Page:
• Dalia
    Reply

    Hi there!
    I’ve been listening to your podcast on Spotify for a few weeks now and I really want to say a big thank you for what you’re doing!

    I’ve been depressed for the last year and I’m finally getting better. What helped is combination of things – going to therapy, reading a number of psychology books (“Feeling good: The new mood therapy” was the most beneficial, actually – life changing), keeping up a healthy lifestyle, meditating daily and…listening to your podcast! Before, I have been heavily focused on the impact of my childhood/ upbringing/ relationships with my parents and others, various past events. When I found out that I’m an INFP, that provided me with a more objective understanding of- and a more forgiving attitude towards myself and others. While past events and traumas are definitely important to be faced, my internal critic is now less harsh knowing the weaknesses and tendencies of mine and others. That also explained why I have such a complicated relationship with my father who is ISTJ.

    As for the topic of this podcast, I definitely struggle with time management as an INFP. I find it very hard to get to places on time, overestimate what I can achieve in a given time and so on. I always felt somewhat irritated when traveling with my parents who always wanted to see and do as much as possible during the holiday, while I wanted to really experience/ feel the place without rushing.

    Sorry for a long post and thanks again for the brilliant content!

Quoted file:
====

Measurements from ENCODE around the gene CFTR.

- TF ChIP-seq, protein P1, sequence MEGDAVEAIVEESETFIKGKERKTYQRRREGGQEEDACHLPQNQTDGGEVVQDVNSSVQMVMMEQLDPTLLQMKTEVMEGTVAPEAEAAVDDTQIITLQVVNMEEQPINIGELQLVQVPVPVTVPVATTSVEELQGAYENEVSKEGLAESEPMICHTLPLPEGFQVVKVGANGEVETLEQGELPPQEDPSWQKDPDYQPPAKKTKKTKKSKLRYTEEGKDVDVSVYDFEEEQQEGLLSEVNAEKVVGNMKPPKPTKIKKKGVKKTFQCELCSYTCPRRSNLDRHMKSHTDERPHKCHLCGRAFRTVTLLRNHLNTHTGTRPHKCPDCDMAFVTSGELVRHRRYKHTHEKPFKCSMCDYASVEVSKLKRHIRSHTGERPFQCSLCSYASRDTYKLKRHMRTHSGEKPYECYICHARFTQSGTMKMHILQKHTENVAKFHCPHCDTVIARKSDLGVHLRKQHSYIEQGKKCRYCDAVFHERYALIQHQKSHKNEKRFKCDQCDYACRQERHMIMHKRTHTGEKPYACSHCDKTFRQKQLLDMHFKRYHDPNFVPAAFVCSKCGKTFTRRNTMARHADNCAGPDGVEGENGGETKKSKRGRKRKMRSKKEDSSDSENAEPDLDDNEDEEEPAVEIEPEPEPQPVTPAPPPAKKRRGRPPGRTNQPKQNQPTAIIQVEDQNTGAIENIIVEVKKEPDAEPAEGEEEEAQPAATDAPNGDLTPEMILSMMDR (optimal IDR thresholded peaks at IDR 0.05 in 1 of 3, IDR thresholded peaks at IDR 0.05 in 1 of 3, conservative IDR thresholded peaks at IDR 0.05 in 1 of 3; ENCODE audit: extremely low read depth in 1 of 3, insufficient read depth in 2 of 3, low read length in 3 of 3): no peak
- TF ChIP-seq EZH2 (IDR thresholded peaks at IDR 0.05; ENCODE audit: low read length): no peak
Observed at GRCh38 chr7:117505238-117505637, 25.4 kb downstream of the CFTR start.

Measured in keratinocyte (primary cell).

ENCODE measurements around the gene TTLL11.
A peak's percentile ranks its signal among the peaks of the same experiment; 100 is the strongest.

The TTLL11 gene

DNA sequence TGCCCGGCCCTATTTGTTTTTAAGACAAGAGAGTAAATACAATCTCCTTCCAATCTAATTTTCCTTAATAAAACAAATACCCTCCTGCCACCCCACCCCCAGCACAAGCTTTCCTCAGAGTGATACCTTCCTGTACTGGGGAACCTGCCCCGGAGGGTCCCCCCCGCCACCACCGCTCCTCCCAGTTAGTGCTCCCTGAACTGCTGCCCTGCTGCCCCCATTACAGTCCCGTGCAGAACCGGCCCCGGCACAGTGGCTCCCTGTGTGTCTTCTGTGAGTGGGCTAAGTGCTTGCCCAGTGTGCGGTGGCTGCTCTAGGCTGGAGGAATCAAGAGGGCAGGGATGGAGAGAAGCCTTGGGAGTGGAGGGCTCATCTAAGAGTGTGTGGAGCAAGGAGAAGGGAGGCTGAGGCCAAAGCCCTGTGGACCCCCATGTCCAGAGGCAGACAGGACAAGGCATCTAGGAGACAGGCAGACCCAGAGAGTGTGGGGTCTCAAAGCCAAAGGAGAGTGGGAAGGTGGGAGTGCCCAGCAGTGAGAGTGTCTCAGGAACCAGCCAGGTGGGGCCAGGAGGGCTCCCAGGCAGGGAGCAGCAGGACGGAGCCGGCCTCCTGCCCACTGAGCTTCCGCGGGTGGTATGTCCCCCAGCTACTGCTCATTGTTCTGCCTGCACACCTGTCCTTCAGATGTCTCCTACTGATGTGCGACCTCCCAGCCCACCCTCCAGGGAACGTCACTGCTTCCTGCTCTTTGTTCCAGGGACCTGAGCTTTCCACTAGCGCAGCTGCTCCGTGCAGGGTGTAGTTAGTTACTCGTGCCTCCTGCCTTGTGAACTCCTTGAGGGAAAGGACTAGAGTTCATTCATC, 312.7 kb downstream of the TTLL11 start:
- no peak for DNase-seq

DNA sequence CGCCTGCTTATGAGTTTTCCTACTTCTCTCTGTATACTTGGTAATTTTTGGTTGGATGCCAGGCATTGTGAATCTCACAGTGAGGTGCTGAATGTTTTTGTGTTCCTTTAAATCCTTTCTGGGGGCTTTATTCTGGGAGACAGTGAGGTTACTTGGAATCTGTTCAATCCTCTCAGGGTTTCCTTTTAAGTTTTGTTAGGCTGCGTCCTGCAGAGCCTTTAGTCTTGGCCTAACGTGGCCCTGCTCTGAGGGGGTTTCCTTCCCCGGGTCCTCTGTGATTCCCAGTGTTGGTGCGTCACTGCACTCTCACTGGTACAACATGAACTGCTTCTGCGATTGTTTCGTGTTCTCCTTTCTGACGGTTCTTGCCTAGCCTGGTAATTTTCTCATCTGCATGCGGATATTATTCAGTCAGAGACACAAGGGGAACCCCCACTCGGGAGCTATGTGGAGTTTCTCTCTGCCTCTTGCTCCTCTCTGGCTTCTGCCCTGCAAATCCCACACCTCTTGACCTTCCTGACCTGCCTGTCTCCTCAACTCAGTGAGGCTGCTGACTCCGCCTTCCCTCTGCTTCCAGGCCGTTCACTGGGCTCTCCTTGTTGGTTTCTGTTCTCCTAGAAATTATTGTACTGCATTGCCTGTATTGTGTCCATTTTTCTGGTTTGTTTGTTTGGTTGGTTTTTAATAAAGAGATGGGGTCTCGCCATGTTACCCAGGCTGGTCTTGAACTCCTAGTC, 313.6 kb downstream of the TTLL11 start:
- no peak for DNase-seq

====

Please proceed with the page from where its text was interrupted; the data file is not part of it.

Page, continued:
Btw, I should probably mention where I got to learn about you – I was listening to another completely different podcast called “Illustration hour” (by Julia Dufosse) – each of the episodes is an interview with a different graphic designer or illustrator. Your podcast was mentioned by Allison Filice (episode no.1) and the way she presented it really got me interested. So happy about this recommendation.
    P.s. sorry for any typos/ broken English, i’m not a native speaker.

  • Deana
    Reply

    This podcast helped me understand my INFJ response to time. It is hard for me to understand how one can pull off an entire Thanksgiving meal, yet a particular guest is an hour late (with the mashed potatoes or whatever) every year. It feels inconsiderate and dismissive. A wise friend asked me if several of the procrastinators in my family were optimists; they are! They tend to overestimate their abilities or underestimate the probability of a snag in the plan. I would be the pessimist who assumes numerous versions of said snag.
    I also relate to Charis’s aha moment regarding her quiet reflection vs. the extrovert’s exuberant enjoyment of a beautiful scene. So helpful.